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Baker v. Hertz

United States District Court, S.D. Illinois

September 20, 2016

JEFFREY BAKER, Plaintiff,
v.
ROBERT HERTZ, JOHN LAKIN, GARY BOST, DONALD BUNT, ROBERT HOLLENBACH, RANDY YOUNG, LIETENANT HILL, MIRAN THOMPSON, SERGEANT DOVER, JODIE COLLMAN, PAUL SARHAGE, STEVE RIDING, DONALD MCNAUGHTON, KENT GRIFFITH, TIM WALKER, CRAIG RICHERT, MIKE TASSOME, MIKE HARE, OFFICER MARK SPURGEON, BLAKE SELLERS, MARK RYAN, MATT MILLER, ROBERT BLANKENSHIP, MARTHA MAJOR, ALICIA RUSHING, and VALERIE BASSETS, Defendants.

          ORDER

          DONALD G. WILKERSON, United States Magistrate Judge.

         Now pending before the Court are the Motion for Relief from the April 19, 2016 Order filed by Defendants on April 20, 2016 (Doc. 79) and the Motion to Suppress filed by Plaintiff on May 16, 2016 (Doc. 85). The Motion for Relief is GRANTED IN PART and the Motion to Suppress is DENIED.

         Motion for Relief

         On October 28, 2015, Plaintiff served requests to produce and interrogatories upon Defendants. Defendants did not respond in a timely manner. After Plaintiff inquired about responses on several occasions, and after no responses were forthcoming, Plaintiff filed a Motion to Compel on February 29, 2016 (Doc. 73). Defendants did not respond to the motion within the time provided by Local Rule 7.1. On April 19, 2016, this Court granted the motion to compel and directed Defendants to respond to the discovery requests within 2 weeks, without objection (Doc. 78). The next day, Defendants filed a Motion, pursuant to Federal Rule of Civil Procedure 60(b)(1), stating that “Defendants should be relieved from the April 19, 2016 Order as the discovery was timely responded to; however, through the inadvertent act of the undersigned counsel, a written response to Plaintiff's Motion to Compel was not filed with the Court.”

         Federal Rules of Civil Procedure 33(b)(2) and 34(b)(2) provide that a party has 30 days from service to respond to written discovery requests. Therefore, and contrary to Defendants' claim that the March 10, 2016 responses were timely, their discovery responses were due on November 30, 2015. By failing to respond to interrogatories in a timely manner, Defendants waived their objections; and, such a waiver can only be excused for “good cause.” Fed.R.Civ.P. 33(b)(4). Federal Rule of Civil Procedure 37(a) further provides that if a party fails to timely respond to written discovery requests, Plaintiff may file a motion seeking such responses so long as he can certify that he attempted to confer in order to acquire responses. Plaintiff also had the option of seeking sanctions. Plaintiff elected to just seek an order compelling responses.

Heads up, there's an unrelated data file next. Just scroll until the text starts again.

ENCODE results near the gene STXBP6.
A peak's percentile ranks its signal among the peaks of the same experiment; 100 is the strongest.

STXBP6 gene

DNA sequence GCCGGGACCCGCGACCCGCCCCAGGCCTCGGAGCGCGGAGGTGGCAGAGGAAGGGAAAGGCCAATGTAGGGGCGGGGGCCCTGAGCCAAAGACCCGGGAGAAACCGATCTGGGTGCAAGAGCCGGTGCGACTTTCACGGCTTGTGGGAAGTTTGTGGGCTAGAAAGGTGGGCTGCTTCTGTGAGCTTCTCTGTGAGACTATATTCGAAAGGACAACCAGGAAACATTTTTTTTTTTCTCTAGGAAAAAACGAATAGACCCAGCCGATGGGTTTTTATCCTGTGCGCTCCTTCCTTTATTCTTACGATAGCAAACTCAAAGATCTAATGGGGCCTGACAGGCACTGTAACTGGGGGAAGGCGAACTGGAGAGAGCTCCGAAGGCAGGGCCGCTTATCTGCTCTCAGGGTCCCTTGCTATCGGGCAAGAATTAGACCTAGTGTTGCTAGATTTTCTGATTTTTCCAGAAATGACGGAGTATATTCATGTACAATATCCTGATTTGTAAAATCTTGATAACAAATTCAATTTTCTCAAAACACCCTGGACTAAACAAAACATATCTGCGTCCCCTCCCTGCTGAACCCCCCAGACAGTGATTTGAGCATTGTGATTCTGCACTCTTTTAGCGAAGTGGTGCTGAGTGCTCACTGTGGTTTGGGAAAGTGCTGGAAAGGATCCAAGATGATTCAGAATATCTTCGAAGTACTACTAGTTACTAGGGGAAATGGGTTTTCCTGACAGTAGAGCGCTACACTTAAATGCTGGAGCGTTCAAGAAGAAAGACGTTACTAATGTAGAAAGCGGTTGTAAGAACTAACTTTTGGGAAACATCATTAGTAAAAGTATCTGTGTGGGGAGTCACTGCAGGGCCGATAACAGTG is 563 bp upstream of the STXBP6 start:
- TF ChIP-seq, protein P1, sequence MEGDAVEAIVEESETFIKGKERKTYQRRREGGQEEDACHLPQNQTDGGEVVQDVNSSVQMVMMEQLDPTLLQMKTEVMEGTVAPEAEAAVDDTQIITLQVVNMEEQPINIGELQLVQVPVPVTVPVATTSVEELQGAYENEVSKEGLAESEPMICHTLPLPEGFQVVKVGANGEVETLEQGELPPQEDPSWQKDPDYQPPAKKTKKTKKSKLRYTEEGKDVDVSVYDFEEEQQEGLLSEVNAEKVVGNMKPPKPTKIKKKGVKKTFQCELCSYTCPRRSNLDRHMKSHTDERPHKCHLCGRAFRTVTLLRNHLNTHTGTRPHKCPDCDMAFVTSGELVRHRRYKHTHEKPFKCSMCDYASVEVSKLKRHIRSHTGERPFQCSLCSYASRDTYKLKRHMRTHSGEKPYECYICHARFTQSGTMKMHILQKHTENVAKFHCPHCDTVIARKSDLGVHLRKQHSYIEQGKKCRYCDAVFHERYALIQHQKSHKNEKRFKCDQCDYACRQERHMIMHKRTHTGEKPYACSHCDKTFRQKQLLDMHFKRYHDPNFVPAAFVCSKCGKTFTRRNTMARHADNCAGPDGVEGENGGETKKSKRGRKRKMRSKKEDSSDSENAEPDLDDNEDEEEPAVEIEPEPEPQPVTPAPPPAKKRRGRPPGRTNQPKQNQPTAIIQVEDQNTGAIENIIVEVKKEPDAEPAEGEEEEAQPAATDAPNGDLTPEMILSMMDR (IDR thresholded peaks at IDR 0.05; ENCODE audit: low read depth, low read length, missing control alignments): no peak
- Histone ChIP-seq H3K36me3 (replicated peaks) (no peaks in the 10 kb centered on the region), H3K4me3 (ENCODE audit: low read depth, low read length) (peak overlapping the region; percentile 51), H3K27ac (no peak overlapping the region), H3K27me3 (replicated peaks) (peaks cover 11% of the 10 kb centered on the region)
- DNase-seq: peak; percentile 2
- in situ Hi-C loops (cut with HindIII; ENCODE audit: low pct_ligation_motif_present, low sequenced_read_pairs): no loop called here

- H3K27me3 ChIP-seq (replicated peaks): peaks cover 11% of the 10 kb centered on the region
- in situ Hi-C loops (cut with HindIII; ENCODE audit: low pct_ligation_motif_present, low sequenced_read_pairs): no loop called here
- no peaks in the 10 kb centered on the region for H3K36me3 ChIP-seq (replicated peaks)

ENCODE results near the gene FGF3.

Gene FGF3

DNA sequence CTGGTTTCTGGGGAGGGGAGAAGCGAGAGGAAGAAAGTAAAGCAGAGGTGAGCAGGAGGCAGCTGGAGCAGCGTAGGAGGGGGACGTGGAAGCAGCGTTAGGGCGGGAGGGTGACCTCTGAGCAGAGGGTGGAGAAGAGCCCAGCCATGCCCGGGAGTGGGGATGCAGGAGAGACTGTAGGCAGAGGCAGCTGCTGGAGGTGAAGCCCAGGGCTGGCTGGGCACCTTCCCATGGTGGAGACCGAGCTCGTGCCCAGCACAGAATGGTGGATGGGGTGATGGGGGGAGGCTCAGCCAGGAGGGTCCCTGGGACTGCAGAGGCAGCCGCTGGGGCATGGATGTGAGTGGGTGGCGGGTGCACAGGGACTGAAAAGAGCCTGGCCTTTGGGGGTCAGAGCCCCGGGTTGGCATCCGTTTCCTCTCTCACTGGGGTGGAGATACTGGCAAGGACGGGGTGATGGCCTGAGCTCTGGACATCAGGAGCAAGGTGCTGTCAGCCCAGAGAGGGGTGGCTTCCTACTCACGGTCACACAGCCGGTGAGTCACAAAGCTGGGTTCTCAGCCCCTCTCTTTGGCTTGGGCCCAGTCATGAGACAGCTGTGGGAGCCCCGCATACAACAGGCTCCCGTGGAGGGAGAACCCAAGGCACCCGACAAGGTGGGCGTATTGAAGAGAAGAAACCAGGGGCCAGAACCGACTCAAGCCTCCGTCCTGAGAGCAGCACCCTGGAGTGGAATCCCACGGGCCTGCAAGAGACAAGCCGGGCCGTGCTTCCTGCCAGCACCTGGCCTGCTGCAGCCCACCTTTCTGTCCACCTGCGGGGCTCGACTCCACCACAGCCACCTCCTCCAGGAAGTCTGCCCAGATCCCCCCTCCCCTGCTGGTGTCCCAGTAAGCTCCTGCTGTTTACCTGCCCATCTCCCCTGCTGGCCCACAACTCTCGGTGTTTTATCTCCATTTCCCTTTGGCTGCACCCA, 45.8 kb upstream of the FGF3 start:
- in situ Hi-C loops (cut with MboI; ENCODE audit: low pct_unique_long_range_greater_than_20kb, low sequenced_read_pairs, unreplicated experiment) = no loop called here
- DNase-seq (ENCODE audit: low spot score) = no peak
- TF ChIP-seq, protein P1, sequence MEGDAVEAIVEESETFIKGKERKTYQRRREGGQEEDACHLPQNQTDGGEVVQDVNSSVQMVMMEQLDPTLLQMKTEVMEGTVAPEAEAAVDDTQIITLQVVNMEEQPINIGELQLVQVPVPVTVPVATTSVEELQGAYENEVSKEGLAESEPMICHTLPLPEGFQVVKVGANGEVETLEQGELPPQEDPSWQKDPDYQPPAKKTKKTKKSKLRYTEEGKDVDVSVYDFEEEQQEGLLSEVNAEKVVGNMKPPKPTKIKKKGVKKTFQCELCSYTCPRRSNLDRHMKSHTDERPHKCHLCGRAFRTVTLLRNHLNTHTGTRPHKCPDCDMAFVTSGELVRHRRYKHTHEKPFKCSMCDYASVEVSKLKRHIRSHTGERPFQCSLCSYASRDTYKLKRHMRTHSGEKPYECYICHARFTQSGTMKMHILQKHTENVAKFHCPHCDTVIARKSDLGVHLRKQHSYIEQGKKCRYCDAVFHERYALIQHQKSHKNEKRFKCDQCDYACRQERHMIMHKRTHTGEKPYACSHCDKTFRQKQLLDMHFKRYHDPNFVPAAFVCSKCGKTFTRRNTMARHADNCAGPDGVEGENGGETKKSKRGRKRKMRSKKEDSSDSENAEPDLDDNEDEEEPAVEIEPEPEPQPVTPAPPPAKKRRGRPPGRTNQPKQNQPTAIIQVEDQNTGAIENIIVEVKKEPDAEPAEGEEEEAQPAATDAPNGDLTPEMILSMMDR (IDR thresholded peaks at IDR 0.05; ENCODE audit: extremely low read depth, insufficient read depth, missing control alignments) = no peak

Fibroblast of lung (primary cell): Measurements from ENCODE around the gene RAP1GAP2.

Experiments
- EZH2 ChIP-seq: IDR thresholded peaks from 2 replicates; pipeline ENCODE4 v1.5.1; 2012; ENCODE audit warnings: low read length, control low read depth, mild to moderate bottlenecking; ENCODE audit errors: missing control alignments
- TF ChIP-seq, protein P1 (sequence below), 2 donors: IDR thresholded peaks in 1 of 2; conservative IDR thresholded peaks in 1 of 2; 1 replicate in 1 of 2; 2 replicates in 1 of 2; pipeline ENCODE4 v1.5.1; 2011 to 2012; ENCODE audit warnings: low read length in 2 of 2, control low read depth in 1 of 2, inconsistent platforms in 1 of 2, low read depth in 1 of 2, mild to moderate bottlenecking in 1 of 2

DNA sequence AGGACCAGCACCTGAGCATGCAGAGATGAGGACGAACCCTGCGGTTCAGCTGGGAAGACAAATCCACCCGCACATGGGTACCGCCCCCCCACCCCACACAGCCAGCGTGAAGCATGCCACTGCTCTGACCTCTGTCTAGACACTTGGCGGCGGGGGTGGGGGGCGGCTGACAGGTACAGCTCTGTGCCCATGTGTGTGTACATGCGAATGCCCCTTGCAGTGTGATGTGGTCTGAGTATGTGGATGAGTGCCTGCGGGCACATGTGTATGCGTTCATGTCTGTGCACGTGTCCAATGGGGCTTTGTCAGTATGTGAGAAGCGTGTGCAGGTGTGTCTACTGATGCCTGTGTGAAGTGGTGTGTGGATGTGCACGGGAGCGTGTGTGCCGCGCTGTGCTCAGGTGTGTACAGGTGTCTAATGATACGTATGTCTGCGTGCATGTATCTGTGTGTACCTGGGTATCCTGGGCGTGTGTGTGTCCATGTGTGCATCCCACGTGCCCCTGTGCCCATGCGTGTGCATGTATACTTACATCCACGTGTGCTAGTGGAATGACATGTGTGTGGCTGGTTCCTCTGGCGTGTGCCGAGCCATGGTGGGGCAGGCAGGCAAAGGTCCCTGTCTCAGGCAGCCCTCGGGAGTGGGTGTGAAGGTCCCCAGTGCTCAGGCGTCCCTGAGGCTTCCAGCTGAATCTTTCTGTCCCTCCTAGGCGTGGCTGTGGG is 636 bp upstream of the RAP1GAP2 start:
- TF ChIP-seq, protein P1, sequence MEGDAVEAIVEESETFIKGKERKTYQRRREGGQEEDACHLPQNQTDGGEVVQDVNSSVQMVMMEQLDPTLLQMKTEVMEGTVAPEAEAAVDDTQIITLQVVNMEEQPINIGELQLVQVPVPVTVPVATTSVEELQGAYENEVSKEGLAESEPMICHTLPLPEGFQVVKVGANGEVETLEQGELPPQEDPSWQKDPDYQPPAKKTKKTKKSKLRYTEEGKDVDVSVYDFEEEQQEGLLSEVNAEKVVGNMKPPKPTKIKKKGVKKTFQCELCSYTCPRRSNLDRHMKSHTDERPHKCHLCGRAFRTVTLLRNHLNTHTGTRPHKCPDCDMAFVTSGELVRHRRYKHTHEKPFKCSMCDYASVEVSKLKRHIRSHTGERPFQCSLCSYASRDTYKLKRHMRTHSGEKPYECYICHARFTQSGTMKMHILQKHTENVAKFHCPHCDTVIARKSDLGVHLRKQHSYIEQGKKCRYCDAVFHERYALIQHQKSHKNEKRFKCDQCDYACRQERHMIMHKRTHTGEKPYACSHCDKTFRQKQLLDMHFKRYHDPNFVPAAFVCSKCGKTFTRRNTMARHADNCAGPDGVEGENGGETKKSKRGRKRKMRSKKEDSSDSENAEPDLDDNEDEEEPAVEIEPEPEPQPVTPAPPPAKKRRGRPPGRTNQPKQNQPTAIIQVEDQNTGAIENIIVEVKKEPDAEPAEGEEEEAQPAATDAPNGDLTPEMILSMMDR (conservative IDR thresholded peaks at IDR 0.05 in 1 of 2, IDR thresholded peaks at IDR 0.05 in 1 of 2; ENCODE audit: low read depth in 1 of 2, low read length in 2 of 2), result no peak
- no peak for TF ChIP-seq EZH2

Rule 37 anticipates that a party may respond to the discovery requests after a motion to compel has been filed. Thus, Rule 37(a)(5) provides that the Court must impose sanctions, in the form of reasonable expenses incurred (with certain exceptions), if tardy responses are made. In this matter, Plaintiff is proceeding pro se and has no attorney expenses; the only expenses that Plaintiff may have are related to the cost of stationary and postage, which is negligible.

         The result is that Defendants should have responded to Plaintiff's interrogatories without objection and that they should have responded to Plaintiff's requests to produce. A brief perusal of Plaintiff's interrogatories reveals, however, the much of his questions are open-ended, argumentative, and vague. For example, he seeks the names of all policy makers at the Madison County Jail from March 2014 to the present (Doc. 79-1, p. 2). Such a request does not specify the type of policies that are relevant to this lawsuit. Plaintiff does provide more specific requests thereafter and indicates that he is seeking the person or persons who promulgate policy regarding medical care at the jail. These subsequent requests, however, are argumentative (i.e. “list any . . . individual . . . who . . . has promulgated the policy . . . [that] directs or allows a non-medical inadequately trained Jailer to make a unprofessional judgments to assess such important and critical evaluations in emergency situations . . . .”). Defendants object but nonetheless respond that the jail rules and procedures are based on the “Illinois County Jail Standards.” This response does not give the Plaintiff what he is essentially asking for: the name of the person who makes or promulgates or enforces jail policies with respect to medical care.